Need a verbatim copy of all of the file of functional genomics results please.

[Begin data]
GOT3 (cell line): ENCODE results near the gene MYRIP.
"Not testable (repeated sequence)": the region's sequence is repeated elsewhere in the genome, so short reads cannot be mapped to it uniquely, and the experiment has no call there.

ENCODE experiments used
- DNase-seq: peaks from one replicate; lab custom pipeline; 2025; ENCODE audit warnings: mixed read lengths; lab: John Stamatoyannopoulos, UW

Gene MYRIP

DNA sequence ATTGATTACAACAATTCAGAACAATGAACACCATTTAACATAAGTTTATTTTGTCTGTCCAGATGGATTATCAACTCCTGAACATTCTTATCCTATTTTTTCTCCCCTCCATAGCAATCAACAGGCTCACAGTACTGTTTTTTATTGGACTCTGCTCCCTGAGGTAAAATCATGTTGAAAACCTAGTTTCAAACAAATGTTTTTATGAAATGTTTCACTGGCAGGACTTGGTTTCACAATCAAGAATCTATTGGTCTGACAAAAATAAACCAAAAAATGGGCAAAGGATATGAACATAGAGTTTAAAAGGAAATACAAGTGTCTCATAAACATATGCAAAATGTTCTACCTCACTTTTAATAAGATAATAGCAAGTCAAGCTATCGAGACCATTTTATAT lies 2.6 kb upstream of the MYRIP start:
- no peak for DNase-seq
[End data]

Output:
GOT3 (cell line): ENCODE results near the gene MYRIP.
"Not testable (repeated sequence)": the region's sequence is repeated elsewhere in the genome, so short reads cannot be mapped to it uniquely, and the experiment has no call there.

ENCODE experiments used
- DNase-seq: peaks from one replicate; lab custom pipeline; 2025; ENCODE audit warnings: mixed read lengths; lab: John Stamatoyannopoulos, UW

Gene MYRIP

DNA sequence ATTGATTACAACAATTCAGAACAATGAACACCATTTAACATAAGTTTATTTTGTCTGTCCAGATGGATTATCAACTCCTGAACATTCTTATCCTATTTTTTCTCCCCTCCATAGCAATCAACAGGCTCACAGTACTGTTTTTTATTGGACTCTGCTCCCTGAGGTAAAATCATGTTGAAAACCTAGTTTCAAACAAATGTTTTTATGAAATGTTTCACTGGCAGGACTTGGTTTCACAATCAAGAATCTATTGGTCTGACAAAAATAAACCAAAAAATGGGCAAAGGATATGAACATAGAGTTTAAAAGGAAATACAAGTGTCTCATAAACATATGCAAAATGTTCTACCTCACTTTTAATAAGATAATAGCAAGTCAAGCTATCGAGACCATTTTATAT lies 2.6 kb upstream of the MYRIP start:
- no peak for DNase-seq